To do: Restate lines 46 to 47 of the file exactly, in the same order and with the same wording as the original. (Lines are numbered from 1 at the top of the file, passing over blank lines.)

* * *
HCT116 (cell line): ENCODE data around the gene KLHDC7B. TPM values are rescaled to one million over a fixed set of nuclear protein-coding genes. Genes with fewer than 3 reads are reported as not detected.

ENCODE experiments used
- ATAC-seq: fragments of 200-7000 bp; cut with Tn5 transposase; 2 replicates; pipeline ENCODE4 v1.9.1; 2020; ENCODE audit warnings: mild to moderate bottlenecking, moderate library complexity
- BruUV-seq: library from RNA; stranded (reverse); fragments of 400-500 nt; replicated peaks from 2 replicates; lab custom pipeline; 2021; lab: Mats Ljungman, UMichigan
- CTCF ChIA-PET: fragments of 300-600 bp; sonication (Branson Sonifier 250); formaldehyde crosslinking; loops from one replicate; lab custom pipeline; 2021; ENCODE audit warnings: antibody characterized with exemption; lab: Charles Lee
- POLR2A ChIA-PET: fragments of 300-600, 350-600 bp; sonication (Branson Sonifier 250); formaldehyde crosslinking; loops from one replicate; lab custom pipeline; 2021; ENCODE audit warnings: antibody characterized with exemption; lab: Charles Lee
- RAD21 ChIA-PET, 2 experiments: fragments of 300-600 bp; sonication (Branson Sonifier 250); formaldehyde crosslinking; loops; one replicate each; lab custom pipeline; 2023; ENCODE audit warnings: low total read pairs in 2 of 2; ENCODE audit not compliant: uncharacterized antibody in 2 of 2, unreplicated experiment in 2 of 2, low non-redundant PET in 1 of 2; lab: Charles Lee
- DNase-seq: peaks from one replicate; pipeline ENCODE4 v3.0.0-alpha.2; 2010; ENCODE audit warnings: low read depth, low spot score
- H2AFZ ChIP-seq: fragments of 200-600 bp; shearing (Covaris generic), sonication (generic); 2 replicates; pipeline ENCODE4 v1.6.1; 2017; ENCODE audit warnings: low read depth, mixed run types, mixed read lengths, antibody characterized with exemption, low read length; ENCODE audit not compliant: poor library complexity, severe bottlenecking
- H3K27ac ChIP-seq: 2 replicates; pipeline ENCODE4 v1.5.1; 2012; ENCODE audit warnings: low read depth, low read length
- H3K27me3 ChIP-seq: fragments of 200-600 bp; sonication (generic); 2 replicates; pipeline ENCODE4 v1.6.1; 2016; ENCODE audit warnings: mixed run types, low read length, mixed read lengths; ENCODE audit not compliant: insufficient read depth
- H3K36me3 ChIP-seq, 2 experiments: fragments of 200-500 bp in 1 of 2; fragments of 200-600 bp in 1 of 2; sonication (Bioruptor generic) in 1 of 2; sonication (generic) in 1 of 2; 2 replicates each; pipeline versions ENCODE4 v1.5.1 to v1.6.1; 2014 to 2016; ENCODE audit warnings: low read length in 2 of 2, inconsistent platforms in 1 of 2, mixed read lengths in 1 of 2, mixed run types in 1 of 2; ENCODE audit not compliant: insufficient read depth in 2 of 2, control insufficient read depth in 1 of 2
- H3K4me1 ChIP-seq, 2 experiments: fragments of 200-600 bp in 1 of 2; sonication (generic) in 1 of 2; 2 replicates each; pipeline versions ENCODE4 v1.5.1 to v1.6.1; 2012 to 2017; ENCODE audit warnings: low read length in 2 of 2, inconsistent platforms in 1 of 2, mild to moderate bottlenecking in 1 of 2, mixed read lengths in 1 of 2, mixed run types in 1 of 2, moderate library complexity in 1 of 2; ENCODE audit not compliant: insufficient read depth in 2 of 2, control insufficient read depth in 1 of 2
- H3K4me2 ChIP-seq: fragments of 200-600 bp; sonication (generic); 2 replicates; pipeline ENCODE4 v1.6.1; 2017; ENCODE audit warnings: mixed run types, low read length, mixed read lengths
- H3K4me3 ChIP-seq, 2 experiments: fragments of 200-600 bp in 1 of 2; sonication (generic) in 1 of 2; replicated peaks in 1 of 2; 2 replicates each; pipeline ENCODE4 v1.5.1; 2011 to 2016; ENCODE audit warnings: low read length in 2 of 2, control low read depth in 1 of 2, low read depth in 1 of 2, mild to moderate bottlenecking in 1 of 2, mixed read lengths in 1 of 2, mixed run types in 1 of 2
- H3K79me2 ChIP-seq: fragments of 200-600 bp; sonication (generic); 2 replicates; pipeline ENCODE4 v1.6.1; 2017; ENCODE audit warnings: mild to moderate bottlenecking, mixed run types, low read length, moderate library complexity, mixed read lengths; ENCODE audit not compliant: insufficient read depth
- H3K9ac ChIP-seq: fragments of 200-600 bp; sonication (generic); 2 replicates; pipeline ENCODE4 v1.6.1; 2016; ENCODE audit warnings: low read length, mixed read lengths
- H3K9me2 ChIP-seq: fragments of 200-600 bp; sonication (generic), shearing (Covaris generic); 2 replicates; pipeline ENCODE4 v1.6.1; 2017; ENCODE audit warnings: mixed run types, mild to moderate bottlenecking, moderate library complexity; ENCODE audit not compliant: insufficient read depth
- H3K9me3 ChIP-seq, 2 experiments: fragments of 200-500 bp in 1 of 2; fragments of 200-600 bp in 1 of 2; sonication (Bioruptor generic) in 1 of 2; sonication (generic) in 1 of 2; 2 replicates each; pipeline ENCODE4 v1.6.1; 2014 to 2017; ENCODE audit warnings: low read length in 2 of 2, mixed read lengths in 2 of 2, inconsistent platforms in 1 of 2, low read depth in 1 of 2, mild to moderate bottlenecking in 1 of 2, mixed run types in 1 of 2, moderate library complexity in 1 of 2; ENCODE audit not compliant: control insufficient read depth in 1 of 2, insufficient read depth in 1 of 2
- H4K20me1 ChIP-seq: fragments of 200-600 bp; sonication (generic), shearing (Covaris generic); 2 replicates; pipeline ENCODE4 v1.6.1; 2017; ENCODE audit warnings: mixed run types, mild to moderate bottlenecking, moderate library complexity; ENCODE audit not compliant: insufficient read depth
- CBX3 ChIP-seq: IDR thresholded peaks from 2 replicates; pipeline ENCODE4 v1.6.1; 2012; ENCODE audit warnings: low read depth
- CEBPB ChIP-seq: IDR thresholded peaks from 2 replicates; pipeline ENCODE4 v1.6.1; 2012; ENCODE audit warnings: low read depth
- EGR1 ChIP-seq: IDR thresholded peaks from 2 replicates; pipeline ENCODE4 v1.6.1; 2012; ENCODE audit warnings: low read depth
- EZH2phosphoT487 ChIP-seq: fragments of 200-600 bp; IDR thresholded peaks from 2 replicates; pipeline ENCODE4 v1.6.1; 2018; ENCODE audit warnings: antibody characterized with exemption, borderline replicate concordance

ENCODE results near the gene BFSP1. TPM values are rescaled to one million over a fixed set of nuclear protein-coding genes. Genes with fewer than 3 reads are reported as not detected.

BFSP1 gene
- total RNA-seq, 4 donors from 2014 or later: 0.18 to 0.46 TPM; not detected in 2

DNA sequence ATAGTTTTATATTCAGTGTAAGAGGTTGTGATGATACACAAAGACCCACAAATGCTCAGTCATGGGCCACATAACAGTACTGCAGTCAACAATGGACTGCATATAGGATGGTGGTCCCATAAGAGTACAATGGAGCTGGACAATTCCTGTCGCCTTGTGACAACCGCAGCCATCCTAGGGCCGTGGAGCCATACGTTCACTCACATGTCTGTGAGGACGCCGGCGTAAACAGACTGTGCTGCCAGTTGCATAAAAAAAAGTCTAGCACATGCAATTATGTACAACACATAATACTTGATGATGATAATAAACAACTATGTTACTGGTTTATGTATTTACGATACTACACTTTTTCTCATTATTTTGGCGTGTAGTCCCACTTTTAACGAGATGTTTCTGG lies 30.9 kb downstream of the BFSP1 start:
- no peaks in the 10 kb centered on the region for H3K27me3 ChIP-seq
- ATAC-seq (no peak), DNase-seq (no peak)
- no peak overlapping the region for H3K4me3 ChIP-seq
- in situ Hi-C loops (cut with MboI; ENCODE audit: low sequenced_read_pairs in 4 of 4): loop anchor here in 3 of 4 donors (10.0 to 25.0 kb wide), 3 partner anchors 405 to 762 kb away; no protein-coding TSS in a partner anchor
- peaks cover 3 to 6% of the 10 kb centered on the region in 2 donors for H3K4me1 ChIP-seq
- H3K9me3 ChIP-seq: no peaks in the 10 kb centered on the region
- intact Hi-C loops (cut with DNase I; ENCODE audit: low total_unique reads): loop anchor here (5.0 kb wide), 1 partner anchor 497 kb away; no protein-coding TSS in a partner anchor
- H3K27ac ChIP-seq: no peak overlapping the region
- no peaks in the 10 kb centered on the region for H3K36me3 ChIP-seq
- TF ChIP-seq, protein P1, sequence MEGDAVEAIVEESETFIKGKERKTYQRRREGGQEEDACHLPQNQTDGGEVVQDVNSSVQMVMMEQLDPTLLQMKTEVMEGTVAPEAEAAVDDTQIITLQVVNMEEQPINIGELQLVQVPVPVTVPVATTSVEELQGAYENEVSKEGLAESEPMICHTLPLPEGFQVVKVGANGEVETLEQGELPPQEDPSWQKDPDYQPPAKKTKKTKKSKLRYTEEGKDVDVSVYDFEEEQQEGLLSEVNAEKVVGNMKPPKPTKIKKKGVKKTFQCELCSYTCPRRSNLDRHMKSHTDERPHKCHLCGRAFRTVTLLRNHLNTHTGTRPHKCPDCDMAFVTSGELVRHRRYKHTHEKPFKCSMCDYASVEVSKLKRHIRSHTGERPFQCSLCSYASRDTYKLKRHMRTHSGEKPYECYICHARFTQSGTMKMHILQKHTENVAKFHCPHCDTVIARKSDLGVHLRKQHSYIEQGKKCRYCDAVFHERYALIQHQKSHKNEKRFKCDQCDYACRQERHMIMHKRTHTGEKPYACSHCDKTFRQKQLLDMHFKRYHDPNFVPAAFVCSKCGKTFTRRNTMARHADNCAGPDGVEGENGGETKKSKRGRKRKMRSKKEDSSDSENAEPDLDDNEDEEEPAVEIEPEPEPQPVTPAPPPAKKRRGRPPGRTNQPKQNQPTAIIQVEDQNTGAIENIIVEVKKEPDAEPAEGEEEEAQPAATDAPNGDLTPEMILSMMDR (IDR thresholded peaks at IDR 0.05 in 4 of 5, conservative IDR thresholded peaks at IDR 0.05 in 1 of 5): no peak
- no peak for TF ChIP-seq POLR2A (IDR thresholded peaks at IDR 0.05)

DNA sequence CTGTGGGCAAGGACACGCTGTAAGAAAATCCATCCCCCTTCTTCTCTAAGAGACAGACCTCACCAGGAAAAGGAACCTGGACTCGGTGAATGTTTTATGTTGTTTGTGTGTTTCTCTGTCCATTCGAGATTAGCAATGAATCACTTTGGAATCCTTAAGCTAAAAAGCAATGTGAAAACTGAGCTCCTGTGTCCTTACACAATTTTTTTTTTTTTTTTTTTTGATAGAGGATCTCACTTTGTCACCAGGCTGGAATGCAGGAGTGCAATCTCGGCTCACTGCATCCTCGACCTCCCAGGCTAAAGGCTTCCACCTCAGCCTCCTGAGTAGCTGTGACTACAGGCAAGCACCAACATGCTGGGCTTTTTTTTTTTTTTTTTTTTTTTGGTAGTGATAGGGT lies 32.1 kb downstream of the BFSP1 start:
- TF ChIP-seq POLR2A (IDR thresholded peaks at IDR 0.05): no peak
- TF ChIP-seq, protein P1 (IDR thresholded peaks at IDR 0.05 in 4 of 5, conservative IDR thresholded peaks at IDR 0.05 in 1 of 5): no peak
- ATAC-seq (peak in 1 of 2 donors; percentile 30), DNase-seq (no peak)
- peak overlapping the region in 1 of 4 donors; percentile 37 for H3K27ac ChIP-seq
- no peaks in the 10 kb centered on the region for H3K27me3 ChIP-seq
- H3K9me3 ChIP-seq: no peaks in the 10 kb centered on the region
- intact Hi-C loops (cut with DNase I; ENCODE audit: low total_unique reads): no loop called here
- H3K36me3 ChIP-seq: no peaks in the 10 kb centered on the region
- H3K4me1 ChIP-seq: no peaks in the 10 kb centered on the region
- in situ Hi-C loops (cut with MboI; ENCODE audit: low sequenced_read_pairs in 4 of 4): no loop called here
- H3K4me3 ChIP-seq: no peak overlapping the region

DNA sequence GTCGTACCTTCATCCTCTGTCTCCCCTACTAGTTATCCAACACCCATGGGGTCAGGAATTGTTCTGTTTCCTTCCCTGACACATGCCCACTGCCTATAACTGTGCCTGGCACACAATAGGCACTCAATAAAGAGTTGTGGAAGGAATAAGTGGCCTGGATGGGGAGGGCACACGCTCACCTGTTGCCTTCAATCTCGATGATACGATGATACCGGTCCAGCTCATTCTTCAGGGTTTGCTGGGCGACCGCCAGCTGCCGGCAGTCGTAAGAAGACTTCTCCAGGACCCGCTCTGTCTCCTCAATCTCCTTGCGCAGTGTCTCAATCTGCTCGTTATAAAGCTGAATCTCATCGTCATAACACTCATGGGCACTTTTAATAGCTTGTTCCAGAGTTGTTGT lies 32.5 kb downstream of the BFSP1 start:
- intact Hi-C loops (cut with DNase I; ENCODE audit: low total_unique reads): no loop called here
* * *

- H3K9me3 ChIP-seq: no peaks in the 10 kb centered on the region
- intact Hi-C loops (cut with DNase I; ENCODE audit: low total_unique reads): no loop called here